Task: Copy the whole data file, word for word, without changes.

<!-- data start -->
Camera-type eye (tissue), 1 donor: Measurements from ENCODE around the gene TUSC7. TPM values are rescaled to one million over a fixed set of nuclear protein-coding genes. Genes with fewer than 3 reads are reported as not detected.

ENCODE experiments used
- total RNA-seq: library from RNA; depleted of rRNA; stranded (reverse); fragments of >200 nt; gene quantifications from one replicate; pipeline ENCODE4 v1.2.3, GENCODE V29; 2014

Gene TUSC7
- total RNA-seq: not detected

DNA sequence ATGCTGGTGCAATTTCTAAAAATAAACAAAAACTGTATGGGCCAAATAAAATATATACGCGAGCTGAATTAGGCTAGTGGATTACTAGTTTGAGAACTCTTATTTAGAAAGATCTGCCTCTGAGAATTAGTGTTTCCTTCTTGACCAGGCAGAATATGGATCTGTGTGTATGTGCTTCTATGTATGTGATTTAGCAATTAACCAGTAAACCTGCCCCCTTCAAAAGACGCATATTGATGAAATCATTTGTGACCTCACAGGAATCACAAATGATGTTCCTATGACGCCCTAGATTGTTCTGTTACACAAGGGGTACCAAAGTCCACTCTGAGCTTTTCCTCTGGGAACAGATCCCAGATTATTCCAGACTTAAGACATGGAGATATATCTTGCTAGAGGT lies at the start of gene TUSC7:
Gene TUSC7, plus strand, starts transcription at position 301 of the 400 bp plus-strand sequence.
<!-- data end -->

Camera-type eye (tissue), 1 donor: Measurements from ENCODE around the gene TUSC7. TPM values are rescaled to one million over a fixed set of nuclear protein-coding genes. Genes with fewer than 3 reads are reported as not detected.

ENCODE experiments used
- total RNA-seq: library from RNA; depleted of rRNA; stranded (reverse); fragments of >200 nt; gene quantifications from one replicate; pipeline ENCODE4 v1.2.3, GENCODE V29; 2014

Gene TUSC7
- total RNA-seq: not detected

DNA sequence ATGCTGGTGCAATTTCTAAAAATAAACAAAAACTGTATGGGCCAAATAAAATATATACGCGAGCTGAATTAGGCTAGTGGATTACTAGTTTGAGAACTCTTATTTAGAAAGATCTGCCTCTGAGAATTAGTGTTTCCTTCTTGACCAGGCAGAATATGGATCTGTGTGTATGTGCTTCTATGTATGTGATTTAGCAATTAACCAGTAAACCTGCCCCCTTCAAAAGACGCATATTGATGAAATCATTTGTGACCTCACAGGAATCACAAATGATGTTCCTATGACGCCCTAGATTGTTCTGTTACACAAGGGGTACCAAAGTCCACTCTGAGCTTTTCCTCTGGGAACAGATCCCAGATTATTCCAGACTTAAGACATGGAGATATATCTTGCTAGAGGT lies at the start of gene TUSC7:
Gene TUSC7, plus strand, starts transcription at position 301 of the 400 bp plus-strand sequence.